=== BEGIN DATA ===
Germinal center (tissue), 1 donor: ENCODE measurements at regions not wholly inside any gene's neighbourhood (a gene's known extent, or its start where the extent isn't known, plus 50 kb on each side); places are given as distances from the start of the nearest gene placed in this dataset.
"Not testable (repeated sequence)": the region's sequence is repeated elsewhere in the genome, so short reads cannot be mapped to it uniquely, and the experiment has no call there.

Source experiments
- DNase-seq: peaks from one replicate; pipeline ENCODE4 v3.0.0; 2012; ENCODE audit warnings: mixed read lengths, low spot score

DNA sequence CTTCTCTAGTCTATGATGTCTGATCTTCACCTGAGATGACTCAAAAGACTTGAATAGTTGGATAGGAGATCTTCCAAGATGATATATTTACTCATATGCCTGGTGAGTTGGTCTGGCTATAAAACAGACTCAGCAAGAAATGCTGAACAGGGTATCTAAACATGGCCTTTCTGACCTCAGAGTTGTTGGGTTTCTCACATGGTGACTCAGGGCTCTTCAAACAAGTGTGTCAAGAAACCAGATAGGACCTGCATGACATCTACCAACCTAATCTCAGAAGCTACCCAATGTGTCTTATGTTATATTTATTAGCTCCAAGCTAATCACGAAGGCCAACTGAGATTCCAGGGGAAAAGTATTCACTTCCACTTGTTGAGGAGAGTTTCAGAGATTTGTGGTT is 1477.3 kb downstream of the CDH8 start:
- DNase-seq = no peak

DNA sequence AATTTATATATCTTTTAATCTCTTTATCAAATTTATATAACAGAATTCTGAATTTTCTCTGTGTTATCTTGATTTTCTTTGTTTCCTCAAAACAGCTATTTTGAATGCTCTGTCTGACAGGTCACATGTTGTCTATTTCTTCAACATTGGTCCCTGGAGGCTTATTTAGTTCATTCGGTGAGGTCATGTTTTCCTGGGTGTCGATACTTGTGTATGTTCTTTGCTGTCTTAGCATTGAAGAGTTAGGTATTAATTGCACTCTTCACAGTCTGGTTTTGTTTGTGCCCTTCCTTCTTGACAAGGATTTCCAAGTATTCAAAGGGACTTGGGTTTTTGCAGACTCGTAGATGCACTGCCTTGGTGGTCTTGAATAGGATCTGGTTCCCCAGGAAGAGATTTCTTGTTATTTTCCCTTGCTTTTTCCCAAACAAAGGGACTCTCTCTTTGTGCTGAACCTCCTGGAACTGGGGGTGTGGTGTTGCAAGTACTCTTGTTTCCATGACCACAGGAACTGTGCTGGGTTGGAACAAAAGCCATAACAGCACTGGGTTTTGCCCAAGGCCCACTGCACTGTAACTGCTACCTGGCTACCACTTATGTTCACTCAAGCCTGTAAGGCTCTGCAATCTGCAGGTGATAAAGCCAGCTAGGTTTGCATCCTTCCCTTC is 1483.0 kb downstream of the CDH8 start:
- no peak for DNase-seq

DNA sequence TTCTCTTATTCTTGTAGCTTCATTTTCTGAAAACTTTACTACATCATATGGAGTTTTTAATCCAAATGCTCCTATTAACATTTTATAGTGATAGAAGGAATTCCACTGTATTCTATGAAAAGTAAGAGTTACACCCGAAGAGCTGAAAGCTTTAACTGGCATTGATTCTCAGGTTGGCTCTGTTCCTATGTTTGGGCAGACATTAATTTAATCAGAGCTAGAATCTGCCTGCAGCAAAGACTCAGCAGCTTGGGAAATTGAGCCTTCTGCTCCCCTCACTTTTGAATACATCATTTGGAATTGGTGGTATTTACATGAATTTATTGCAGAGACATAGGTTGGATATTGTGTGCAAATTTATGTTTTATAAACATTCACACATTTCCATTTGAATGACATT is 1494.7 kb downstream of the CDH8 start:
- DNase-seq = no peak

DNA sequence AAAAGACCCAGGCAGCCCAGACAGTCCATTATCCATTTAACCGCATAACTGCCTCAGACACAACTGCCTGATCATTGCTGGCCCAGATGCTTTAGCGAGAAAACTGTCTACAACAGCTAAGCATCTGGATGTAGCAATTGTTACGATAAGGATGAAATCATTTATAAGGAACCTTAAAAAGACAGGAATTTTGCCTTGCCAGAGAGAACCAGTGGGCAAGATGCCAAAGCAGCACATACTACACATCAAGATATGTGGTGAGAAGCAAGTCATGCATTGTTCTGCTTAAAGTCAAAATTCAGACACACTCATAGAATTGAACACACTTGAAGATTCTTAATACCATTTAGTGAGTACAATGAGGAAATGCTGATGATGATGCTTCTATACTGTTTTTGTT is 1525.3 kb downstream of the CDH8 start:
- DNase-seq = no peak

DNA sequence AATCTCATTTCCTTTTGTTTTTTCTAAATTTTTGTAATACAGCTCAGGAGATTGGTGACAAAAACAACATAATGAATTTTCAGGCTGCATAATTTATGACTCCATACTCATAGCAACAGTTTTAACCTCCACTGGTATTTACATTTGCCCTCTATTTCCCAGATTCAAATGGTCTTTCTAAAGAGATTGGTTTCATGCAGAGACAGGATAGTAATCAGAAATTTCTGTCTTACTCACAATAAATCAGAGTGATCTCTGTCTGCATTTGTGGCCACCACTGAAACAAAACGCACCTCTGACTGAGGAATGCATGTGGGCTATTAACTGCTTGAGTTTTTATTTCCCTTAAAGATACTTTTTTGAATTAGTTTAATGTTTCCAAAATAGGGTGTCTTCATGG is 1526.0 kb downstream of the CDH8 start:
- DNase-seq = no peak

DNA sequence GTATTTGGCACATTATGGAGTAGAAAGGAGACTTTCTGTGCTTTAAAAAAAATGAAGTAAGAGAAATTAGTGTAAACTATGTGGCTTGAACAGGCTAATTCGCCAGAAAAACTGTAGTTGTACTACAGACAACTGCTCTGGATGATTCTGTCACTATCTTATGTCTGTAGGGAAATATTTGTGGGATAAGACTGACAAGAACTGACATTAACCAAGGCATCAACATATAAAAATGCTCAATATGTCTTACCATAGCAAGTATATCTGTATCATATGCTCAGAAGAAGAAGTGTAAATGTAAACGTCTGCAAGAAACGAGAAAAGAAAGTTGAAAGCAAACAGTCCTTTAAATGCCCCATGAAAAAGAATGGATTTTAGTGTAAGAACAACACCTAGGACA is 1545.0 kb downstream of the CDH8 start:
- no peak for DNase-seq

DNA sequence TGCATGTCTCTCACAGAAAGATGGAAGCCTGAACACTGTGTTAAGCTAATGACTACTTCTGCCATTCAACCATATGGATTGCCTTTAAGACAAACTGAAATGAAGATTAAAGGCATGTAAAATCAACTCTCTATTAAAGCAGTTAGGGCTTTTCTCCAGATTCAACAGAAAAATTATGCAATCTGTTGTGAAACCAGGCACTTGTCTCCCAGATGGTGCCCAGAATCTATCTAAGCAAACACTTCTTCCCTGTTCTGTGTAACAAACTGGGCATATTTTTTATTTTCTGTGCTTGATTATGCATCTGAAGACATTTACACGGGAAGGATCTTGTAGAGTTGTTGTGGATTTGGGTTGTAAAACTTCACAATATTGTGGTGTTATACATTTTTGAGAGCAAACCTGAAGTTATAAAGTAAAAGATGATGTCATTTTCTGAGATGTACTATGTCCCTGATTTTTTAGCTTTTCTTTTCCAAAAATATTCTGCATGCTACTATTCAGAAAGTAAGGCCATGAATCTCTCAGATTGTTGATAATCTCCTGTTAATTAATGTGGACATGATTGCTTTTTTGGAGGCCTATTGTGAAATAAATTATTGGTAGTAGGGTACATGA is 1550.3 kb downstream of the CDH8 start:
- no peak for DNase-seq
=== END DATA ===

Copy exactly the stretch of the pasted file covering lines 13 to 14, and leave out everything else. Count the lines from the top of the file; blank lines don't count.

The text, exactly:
DNA sequence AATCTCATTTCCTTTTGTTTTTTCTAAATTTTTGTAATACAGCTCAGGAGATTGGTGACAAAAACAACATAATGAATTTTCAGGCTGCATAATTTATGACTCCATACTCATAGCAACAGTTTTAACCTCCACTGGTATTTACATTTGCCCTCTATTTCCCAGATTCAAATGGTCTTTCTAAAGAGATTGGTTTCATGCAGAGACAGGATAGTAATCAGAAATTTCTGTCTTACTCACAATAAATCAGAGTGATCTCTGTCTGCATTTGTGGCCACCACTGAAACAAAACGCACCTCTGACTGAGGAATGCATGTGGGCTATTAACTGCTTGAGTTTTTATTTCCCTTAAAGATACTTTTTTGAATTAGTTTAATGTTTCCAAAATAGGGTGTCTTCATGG is 1526.0 kb downstream of the CDH8 start:
- DNase-seq = no peak